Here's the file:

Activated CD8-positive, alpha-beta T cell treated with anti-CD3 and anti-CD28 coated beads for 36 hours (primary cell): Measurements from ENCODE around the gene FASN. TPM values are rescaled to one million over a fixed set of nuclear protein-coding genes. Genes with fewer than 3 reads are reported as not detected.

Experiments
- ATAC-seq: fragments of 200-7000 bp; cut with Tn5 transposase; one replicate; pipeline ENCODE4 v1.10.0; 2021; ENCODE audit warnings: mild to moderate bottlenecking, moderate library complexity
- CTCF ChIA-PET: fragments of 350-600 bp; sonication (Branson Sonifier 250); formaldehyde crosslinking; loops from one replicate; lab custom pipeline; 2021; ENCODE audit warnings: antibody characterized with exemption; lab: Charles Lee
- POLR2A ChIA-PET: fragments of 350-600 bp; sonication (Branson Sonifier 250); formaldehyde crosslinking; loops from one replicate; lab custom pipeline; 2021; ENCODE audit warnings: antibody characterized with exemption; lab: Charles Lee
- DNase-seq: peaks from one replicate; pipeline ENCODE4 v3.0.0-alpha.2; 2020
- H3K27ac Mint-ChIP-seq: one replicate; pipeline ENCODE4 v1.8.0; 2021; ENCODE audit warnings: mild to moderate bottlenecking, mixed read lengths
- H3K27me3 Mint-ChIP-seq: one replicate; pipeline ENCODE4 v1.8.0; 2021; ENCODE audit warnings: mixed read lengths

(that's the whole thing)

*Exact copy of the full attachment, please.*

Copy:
Activated CD8-positive, alpha-beta T cell treated with anti-CD3 and anti-CD28 coated beads for 36 hours (primary cell): Measurements from ENCODE around the gene FASN. TPM values are rescaled to one million over a fixed set of nuclear protein-coding genes. Genes with fewer than 3 reads are reported as not detected.

Experiments
- ATAC-seq: fragments of 200-7000 bp; cut with Tn5 transposase; one replicate; pipeline ENCODE4 v1.10.0; 2021; ENCODE audit warnings: mild to moderate bottlenecking, moderate library complexity
- CTCF ChIA-PET: fragments of 350-600 bp; sonication (Branson Sonifier 250); formaldehyde crosslinking; loops from one replicate; lab custom pipeline; 2021; ENCODE audit warnings: antibody characterized with exemption; lab: Charles Lee
- POLR2A ChIA-PET: fragments of 350-600 bp; sonication (Branson Sonifier 250); formaldehyde crosslinking; loops from one replicate; lab custom pipeline; 2021; ENCODE audit warnings: antibody characterized with exemption; lab: Charles Lee
- DNase-seq: peaks from one replicate; pipeline ENCODE4 v3.0.0-alpha.2; 2020
- H3K27ac Mint-ChIP-seq: one replicate; pipeline ENCODE4 v1.8.0; 2021; ENCODE audit warnings: mild to moderate bottlenecking, mixed read lengths
- H3K27me3 Mint-ChIP-seq: one replicate; pipeline ENCODE4 v1.8.0; 2021; ENCODE audit warnings: mixed read lengths